- The cost leadership strategies adopted by the GAFA and the other tech giants forces businesses to find out mechanisms to accelerate customers acquisition and ensure revenue growth. It’s the purpose of the Data Science and Network Effect Optimization functions.
- And the soar of digital products and services consumption forces companies to admit that software is today, the hub of digital business and investing in software development excellence is a must. That’s the purpose of the Digital Product Development function.
The second key takeaway is, transforming into the Digital Organization model will remain the top priority over the next five years; it determines the IT jobs of the digital era, how they look like, and how they’ll impact your career.
Use the Digital Organization Model to understand the technology staffing requirements of the digital economy and spot your career opportunities.
The digital technology jobs are correlated to the changes brought in by the digital organization model, they’re grouped into five staffing areas:
- Data Science whose goal is to help the company understand its markets, consumers, providers, and to continuously improve practices and performance through insights and knowledge got from analyzing data.
- Network Effect Optimization whose goal is to accelerate customers acquisition and ensure revenue growth through encouraging them to consume or offering rebates and incentives for adopting, consuming, and recommending a product or a service.
- Community Management whose goal is to keep customer loyalty and engagement high and consistent through continuously tracking and improving experience.
- Digital Product Development which take advantage of DevOps and AI, IoT and big data technologies through varied cloud services to design, develop, and deploy innovative digital products and services.
- Cloud Service Management whose goal is to ensure cloud computing infrastructure and services — SaaS, PaaS, IaaS — are working optimally to deliver the expected benefits.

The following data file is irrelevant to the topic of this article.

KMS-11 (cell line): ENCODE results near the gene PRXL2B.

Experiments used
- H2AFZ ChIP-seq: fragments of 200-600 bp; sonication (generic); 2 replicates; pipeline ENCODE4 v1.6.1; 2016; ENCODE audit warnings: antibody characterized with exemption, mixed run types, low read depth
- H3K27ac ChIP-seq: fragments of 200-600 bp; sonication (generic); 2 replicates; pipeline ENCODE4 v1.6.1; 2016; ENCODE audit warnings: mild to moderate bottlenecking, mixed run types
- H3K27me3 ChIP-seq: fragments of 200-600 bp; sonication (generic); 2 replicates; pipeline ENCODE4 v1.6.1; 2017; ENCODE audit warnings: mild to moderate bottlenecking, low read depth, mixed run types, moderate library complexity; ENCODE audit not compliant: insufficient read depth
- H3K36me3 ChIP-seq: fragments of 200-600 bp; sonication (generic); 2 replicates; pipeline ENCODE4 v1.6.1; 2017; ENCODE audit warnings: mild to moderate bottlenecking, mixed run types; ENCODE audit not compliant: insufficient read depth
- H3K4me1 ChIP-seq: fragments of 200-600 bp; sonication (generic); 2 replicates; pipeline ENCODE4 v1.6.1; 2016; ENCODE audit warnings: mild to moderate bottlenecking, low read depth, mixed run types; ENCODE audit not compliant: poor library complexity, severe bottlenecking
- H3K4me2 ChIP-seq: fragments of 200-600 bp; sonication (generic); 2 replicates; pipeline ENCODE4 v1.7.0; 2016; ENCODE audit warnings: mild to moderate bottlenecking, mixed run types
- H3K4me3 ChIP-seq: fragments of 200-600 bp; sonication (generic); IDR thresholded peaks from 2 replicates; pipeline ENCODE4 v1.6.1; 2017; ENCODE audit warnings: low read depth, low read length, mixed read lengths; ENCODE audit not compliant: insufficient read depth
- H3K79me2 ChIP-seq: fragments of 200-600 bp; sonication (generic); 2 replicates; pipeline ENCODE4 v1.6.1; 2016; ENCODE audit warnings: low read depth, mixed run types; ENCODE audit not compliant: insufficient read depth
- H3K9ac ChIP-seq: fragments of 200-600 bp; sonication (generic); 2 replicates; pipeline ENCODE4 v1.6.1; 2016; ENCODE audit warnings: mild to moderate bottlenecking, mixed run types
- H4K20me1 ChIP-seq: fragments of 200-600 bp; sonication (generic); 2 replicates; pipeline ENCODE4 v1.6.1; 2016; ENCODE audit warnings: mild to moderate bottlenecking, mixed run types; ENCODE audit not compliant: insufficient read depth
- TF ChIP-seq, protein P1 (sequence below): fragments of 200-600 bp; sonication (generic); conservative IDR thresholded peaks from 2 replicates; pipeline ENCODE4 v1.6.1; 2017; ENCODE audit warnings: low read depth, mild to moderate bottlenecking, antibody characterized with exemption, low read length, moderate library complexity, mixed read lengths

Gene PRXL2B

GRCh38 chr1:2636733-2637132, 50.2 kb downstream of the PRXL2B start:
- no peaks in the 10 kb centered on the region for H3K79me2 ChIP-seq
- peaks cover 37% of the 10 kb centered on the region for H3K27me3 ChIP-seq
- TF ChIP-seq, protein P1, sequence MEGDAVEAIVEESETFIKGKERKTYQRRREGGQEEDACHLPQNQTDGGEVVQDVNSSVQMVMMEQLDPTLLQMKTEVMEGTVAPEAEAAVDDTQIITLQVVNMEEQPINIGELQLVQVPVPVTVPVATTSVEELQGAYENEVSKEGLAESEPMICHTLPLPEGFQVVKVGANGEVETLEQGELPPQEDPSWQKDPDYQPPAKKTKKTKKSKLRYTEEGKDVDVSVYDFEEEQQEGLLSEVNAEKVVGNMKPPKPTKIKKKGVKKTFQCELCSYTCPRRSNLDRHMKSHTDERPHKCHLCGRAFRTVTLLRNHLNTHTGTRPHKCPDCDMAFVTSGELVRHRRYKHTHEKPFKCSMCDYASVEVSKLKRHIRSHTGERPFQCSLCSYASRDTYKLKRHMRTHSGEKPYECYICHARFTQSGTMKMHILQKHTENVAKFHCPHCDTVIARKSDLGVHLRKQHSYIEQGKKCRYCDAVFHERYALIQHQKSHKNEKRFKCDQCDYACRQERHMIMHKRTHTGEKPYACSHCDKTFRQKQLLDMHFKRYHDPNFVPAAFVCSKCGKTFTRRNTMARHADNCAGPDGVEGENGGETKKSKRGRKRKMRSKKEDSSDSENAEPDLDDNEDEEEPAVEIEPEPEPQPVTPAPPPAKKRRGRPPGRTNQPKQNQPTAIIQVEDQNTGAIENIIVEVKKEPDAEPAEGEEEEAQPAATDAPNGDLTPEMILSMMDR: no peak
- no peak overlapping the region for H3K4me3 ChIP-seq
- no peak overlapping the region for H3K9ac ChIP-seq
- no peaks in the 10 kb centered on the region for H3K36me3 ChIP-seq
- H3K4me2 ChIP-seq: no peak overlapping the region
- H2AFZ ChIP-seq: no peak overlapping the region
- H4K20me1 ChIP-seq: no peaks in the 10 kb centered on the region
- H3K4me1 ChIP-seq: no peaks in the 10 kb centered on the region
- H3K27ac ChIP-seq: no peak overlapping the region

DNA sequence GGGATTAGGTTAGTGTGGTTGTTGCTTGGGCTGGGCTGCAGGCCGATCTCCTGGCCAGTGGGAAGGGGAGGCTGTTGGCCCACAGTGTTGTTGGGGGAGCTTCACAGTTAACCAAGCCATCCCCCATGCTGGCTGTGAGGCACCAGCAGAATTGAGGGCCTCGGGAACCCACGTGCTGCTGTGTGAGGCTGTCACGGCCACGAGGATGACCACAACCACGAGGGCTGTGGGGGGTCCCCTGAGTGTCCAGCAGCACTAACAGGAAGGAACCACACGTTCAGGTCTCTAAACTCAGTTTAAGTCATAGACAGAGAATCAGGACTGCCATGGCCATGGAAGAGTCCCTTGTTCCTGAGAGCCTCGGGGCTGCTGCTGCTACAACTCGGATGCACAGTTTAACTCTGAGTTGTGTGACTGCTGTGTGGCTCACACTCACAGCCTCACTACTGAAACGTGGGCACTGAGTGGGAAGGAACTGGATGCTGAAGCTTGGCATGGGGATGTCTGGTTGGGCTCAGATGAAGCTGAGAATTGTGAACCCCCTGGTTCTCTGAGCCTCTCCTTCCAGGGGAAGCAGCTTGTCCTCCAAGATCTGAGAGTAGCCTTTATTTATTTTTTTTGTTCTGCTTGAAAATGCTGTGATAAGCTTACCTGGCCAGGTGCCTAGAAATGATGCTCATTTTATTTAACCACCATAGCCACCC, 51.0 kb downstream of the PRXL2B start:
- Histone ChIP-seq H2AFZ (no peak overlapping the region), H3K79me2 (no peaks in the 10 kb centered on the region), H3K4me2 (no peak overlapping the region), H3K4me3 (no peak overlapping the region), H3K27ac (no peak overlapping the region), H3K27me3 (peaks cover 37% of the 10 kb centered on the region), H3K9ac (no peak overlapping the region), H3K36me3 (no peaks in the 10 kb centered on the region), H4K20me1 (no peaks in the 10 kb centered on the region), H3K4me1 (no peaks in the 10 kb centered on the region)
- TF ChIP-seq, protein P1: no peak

Each staffing area, at the operational level, is associated with two roles including Facilitator whose responsibility is to help a group of implementers to understand their common objectives and assists them to plan how to achieve these objectives and the Implementer whose chief responsibility is implementing, testing, and deploying digital products and services in accordance with the DevOps and Cloud standards.
The third key takeaway is, to effectively react to the transformational constraints put on them by their disrupting industry, survive them, and prosper, businesses must structure their digital business model into five staffing areas. In IT at the operational level, these staffing areas involve two types of role including the Facilitator and the Implementer.
Now that you’re aware that content marketing isn’t hundred percent reliable, that you understand how the five transformational constraints weigh on businesses, and how they’re turned into staffing areas and facilitator and implementer roles, you might be thinking, “How do I spot my dream digital technology job?”
Use the Digital Transformation Journey Model to spot your digital technology dream job and build a rewarding long-term career.